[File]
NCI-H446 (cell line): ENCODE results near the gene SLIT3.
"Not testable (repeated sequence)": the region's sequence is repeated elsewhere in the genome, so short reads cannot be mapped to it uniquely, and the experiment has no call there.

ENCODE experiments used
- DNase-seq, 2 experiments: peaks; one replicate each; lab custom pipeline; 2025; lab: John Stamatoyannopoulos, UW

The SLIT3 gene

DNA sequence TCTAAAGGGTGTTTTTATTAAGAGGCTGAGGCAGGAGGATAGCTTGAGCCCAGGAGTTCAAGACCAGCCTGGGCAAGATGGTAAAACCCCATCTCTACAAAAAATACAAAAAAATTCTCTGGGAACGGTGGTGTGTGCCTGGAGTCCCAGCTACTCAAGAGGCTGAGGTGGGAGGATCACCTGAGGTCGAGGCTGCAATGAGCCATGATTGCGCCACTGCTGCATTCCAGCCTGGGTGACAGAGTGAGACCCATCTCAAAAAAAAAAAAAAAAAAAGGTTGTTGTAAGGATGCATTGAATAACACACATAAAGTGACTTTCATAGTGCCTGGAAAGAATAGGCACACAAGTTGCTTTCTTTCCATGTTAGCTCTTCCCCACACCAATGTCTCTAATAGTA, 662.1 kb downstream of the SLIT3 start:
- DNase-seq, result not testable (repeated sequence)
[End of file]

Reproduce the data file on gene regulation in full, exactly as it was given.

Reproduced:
NCI-H446 (cell line): ENCODE results near the gene SLIT3.
"Not testable (repeated sequence)": the region's sequence is repeated elsewhere in the genome, so short reads cannot be mapped to it uniquely, and the experiment has no call there.

ENCODE experiments used
- DNase-seq, 2 experiments: peaks; one replicate each; lab custom pipeline; 2025; lab: John Stamatoyannopoulos, UW

The SLIT3 gene

DNA sequence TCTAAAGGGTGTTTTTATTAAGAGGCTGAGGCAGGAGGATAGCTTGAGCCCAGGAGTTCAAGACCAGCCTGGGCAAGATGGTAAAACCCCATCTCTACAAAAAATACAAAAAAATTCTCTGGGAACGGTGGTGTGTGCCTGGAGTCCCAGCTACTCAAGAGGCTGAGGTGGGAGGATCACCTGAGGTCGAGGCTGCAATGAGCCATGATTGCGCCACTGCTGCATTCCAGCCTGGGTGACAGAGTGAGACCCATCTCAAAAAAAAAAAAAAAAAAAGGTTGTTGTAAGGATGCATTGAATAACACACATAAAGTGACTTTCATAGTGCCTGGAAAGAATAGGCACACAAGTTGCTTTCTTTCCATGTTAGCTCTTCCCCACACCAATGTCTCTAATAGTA, 662.1 kb downstream of the SLIT3 start:
- DNase-seq, result not testable (repeated sequence)